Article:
Eilish Feeley M.A.

The living come with grassy tread
To read the gravestones on the hill;
The graveyard draws the living still,
But never anymore the dead.
(From “In a Disused Graveyard” by Robert Frost)

Graveyards hold a particular attraction for genealogists and nothing beats that sense of discovery when you uncover the inscription and carvings on an ancient memorial lost to the world for decades under a heavy mantle of moss and ivy. The best time to visit a graveyard is in early morning sunlight when the oblique rays of the sun shine on the carvings and make the headstone inscriptions come alive. Spring time is a particularly lovely time for a walk through an ancient graveyard in your locality when the birds are singing and the snowdrops are in bloom.

Some of our oldest graveyards are located away from villages and towns in the heart of the Irish countryside and surrounded by the land farmed by our ancestors over the centuries. These graveyards contain a wealth of parish history and local genealogy, give us a glimpse into the social history of a parish and often have their origins as Early Christian or Early Medieval ecclesiastical sites. In effect, they are outdoor museums to the history of a locality.

We tend to look at inscriptions on grave memorials to find family history details such as names and date of death to add to our family trees and such inscriptions are often the only means by which we can trace our family history further back in time than available paper sources allow. Many memorials in our old graveyards date to the eighteenth and nineteenth centuries and contain beautifully carved designs such as foliage and religious symbolism created by local or visiting masons and stone carvers. Images of religious symbolism, scrolls, spirals, scrolled leaves, angels, various styles of flowers, sunbursts, hearts, doves, crosses, winged heads are but some of the carvings to be found on memorials in our ancient graveyards.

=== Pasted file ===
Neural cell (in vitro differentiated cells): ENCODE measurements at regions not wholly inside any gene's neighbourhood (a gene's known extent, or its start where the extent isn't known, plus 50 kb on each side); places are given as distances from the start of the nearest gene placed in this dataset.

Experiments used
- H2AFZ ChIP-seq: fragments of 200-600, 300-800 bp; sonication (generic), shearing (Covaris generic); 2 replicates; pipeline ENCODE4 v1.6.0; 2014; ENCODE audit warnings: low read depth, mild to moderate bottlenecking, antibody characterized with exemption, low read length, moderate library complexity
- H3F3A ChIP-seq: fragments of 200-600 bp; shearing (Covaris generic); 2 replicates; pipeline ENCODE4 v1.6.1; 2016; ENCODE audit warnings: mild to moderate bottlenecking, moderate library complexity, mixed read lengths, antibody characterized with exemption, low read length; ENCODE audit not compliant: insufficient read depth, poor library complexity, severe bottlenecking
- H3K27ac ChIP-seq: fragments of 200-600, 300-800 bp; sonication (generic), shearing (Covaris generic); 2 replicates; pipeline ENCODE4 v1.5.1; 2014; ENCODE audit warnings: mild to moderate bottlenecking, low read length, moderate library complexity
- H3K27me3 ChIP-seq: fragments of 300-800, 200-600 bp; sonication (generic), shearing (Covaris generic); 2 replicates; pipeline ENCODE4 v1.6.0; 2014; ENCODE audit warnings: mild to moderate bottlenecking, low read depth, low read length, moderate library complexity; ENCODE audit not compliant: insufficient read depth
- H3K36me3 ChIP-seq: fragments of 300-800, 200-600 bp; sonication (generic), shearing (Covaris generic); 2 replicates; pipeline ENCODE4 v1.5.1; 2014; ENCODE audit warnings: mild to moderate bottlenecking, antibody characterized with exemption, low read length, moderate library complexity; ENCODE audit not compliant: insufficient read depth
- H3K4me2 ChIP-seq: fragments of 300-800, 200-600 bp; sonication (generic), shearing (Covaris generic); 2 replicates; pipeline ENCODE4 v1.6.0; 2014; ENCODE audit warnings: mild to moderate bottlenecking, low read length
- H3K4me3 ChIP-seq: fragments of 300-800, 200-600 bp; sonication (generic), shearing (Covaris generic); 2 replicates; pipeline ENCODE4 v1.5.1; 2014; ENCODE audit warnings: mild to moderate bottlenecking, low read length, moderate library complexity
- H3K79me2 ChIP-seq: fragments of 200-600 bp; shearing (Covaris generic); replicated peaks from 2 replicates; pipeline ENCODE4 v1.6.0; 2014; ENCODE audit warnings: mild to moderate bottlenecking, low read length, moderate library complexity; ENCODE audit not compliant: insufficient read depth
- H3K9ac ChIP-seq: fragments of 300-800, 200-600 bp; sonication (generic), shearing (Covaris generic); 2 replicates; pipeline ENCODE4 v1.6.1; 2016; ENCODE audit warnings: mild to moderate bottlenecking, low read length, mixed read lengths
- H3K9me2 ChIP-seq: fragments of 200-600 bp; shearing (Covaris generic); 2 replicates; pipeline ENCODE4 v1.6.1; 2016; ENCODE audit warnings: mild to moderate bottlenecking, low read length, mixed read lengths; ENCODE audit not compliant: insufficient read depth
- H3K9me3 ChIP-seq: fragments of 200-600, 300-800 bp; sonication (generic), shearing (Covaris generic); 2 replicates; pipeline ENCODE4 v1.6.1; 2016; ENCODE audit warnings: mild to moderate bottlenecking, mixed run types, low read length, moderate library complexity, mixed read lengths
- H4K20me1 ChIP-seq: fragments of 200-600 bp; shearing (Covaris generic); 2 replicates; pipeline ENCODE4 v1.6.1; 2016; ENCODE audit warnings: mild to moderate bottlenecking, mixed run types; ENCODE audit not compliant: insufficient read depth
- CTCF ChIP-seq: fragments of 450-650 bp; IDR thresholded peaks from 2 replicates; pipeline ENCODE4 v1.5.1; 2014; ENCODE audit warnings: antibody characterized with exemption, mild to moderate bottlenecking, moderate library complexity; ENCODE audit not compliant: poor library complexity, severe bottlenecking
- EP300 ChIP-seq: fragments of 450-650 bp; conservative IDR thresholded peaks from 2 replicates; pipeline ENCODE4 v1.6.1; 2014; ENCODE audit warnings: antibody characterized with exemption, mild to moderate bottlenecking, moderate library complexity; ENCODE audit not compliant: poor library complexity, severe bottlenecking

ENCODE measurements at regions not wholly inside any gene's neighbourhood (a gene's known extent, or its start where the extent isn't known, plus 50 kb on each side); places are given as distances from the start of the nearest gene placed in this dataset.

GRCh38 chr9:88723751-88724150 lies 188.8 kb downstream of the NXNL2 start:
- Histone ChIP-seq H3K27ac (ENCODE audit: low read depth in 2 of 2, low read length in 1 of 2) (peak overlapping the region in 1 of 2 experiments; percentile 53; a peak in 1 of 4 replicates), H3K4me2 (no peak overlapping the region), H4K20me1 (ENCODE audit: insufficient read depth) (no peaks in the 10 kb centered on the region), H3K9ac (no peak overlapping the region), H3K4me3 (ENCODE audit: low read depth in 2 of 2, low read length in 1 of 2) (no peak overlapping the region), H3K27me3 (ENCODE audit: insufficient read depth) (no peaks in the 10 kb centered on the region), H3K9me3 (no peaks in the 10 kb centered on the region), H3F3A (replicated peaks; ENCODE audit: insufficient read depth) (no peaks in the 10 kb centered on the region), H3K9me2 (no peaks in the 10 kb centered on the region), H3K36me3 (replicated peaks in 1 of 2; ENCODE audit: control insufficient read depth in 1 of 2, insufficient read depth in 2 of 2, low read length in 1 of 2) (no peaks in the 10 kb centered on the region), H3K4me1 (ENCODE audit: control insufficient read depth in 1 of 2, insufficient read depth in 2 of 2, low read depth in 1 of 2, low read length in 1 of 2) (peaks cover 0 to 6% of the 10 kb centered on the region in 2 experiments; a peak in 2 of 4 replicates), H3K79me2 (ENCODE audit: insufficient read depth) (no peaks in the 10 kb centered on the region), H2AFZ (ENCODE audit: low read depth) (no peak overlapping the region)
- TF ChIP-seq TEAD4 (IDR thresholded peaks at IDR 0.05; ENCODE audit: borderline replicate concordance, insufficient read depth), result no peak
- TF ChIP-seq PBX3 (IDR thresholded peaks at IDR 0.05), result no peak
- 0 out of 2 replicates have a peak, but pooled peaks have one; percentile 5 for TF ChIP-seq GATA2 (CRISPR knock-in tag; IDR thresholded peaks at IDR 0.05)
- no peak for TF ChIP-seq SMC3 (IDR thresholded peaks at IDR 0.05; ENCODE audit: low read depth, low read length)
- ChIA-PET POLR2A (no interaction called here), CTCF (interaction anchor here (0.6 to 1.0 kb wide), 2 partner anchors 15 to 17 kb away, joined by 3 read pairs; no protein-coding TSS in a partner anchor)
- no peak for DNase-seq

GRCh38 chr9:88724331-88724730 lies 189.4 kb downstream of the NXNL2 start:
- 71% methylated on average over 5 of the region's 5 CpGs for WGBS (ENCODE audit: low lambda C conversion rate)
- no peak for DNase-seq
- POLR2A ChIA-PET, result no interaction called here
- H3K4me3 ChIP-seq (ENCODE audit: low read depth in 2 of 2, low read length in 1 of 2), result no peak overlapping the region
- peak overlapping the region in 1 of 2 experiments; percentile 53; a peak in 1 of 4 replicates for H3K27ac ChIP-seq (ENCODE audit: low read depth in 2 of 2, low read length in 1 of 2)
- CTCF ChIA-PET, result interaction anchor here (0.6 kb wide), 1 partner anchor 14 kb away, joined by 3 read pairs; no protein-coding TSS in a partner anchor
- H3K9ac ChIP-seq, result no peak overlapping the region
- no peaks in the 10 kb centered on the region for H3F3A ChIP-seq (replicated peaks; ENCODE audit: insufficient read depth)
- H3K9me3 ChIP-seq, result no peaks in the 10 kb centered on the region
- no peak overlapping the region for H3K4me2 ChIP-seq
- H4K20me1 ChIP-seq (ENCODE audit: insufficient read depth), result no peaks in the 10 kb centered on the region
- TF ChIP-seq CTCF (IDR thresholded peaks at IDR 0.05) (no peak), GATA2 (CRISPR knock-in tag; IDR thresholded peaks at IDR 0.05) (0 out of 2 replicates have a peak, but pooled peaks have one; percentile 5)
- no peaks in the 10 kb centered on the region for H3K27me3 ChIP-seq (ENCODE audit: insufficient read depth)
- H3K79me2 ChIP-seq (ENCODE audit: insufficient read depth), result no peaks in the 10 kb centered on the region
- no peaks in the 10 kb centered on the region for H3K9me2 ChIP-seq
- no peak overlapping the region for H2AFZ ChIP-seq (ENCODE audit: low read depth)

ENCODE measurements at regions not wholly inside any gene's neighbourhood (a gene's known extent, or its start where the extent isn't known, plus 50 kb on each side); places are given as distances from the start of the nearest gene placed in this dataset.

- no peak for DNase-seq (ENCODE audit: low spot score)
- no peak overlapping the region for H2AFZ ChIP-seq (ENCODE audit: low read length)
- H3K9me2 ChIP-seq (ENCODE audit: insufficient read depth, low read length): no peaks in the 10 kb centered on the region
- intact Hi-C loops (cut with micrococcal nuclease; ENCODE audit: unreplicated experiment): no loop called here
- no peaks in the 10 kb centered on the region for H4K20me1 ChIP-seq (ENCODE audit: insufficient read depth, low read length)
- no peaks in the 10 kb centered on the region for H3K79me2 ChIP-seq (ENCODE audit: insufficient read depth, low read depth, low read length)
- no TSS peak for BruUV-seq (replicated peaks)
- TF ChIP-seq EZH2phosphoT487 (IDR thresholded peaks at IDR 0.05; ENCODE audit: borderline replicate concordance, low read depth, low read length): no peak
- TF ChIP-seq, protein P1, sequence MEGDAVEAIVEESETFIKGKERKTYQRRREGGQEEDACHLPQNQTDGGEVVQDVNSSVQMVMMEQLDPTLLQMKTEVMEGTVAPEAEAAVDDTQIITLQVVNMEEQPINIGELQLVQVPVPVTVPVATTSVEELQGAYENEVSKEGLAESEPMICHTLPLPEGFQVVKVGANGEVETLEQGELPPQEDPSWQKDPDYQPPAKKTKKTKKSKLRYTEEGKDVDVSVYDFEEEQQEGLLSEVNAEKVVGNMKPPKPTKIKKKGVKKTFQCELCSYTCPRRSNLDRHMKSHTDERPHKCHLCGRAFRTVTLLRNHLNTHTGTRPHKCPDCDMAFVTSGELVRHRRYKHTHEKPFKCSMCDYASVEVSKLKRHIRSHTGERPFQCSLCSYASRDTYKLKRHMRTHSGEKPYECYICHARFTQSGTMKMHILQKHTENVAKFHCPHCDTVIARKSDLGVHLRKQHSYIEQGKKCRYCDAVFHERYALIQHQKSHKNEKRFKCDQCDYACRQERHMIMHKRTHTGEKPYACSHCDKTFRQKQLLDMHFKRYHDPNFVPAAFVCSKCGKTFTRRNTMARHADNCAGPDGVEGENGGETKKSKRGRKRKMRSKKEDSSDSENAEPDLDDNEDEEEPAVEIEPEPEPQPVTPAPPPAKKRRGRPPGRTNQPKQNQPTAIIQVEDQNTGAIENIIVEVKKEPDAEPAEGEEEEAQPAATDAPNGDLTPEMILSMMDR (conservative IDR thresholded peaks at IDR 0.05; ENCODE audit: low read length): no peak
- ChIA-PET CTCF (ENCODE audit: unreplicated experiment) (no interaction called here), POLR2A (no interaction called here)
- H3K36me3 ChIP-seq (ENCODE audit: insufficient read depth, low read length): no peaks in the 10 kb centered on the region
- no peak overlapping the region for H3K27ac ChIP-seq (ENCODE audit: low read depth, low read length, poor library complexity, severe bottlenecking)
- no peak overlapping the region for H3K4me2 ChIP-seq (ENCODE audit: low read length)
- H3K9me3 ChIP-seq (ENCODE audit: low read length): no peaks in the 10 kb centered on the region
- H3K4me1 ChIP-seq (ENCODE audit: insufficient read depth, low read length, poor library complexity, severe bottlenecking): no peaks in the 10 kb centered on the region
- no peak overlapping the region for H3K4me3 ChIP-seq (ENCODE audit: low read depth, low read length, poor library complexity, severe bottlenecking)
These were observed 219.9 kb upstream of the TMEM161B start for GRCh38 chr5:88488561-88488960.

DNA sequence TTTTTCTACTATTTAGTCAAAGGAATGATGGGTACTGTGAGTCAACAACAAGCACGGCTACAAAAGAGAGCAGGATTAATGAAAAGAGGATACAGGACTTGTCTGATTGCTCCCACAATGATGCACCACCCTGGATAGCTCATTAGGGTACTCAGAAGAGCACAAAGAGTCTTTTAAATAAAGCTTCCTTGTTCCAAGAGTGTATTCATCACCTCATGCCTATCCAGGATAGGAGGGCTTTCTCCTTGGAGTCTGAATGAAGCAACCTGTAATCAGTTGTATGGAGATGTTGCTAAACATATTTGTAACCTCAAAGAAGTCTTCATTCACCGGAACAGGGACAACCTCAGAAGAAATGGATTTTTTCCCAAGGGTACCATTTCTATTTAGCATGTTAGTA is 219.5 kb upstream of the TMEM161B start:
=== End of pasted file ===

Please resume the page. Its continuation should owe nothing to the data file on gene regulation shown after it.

Look closer and you may find an occupational symbol carved on a stone which will give further clues as to the trade or occupation of your ancestors and add context to your family history. The memorial in the photograph is from Ballintubber old graveyard in Co. Roscommon and shows carvings of the tools of a blacksmith either side of the IHS engraving on the memorial, namely an anvil, lump hammer, pincers and claw hammer. The memorial is dedicated to John Hopkins who died in 1802.

Other occupational symbols to be found engraved on memorials in our old graveyards include the tools of the trades of carpenters, farmers, stonemasons, tailors, shoemakers etc. So, next time you are walking through an old graveyard in your locality take a closer look, you may be surprised at the family history clues that are hidden in plain sight